links for 2011-05-05

  • MAY 2011: Over the two decades to the onset of the global economic crisis, real disposable household incomes increased in all OECD countries, by 1.7% a year, on average (Table 1). In a large majority of OECD countries, household incomes of the top 10% grew faster than those of the poorest 10%, leading to widening income inequality. Differences in the pace of income growth across household groups were particularly pronounced in some of the English-speaking countries, some of the Nordic countries and Israel. In Israel and Japan, real incomes of people at the bottom of the income ladder actually have fallen since the mid-1980s.
  • 04b: In practice, citizens are able to organize into trade unions:

    "…according to a 2007 report of the International Labor Organization, COUNTRY BASELINES UNDER THE 1998 ILO DECLARATION ANNUAL REVIEW (2000- ), section on Canada (pages 14-18) — "the legislation in several Canadian provinces/territories does not comply with C.98 and there is no willingness of these provinces to harmonize their laws with the ILO Conventions; (ii) some categories of workers are excluded from the legal framework on the PR (members of the medical, dental, architectural, legal and engineering professions, when employed in their professional capacity, agricultural workers and privately employed domestics); (iii) there is an excessive government intervention in collective bargaining in the private sector, which provides ways for the employer to bypass the union as collective bargaining agent."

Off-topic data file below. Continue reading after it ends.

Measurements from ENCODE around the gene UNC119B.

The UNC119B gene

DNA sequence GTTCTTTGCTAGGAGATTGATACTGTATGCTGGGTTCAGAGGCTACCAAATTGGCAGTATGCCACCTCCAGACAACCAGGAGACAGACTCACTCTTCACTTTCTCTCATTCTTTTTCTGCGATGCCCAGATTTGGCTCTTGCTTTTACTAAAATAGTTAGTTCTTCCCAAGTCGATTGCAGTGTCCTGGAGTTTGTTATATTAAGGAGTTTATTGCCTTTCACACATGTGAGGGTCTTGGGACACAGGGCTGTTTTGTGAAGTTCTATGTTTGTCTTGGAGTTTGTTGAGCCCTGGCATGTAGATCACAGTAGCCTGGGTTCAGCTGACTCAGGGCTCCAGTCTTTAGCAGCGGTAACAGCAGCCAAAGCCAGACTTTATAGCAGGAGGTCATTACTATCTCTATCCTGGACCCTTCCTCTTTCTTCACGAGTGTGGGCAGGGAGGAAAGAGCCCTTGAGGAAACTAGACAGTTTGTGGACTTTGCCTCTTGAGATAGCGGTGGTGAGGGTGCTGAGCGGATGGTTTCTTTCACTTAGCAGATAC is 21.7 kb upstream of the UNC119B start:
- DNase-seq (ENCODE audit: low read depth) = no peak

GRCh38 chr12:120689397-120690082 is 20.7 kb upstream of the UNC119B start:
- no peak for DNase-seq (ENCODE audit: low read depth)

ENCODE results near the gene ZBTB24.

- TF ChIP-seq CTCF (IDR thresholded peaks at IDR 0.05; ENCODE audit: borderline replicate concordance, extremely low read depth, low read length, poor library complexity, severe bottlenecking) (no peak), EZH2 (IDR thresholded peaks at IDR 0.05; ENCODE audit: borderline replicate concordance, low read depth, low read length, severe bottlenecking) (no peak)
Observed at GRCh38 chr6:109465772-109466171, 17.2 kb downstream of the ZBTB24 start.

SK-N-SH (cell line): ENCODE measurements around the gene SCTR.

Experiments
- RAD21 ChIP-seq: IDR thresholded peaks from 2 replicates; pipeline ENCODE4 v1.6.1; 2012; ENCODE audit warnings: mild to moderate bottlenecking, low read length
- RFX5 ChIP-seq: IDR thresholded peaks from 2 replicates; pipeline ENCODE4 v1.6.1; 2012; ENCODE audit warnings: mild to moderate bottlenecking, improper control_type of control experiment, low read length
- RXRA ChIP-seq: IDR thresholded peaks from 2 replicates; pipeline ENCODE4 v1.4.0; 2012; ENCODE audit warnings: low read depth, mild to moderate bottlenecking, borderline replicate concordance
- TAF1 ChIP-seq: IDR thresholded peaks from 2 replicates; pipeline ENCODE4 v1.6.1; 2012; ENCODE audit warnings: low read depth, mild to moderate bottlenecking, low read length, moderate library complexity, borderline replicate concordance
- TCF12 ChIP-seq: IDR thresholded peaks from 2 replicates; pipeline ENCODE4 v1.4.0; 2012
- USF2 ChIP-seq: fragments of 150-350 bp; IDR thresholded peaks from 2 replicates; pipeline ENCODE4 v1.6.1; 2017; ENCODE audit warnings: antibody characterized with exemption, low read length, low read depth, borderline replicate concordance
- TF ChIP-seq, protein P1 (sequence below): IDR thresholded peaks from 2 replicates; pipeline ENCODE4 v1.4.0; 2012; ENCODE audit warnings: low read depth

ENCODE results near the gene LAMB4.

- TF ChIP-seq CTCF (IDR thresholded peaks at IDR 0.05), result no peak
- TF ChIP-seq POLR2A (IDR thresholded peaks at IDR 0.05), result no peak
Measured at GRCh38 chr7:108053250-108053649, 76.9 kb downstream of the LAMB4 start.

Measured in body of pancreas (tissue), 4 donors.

• Despite its reputation as one of the world's "cleanest" democracies, Canada is not without anti-corruption challenges. The ability to request information from the government is not as effective as one might expect, especially concerning the timeliness and quality of govrnment responses. Canadian law continues to treat the asset disclosures of senior civil servants as private and confidential, in contrast to many countries which make the information freely available to the public. Despite those pockets of weakness, Canada's public integrity and anti-corruption system is relatively robust. The media is able to freely report on corruption cases, and the integrity of elections are rarely questioned. The country's taxes and customs agencies are assessed as professional and independent, and the justice sector is perceived as independent and effective despite the high costs of bringing cases to court and the executive's control over judicial appointments.
  • Canada drops from 11th to 19th out of 100 countries assessed since 2007 — A "Real Accountability Act" needed to end secret donations, gifts and lobbying; excessive secrecy overall; patronage appointments; conflicts of interest; arbitrary election calls; lack of PM, judicial and Senate accountability and; to strengthen whistleblower protection and good government enforcement agencies
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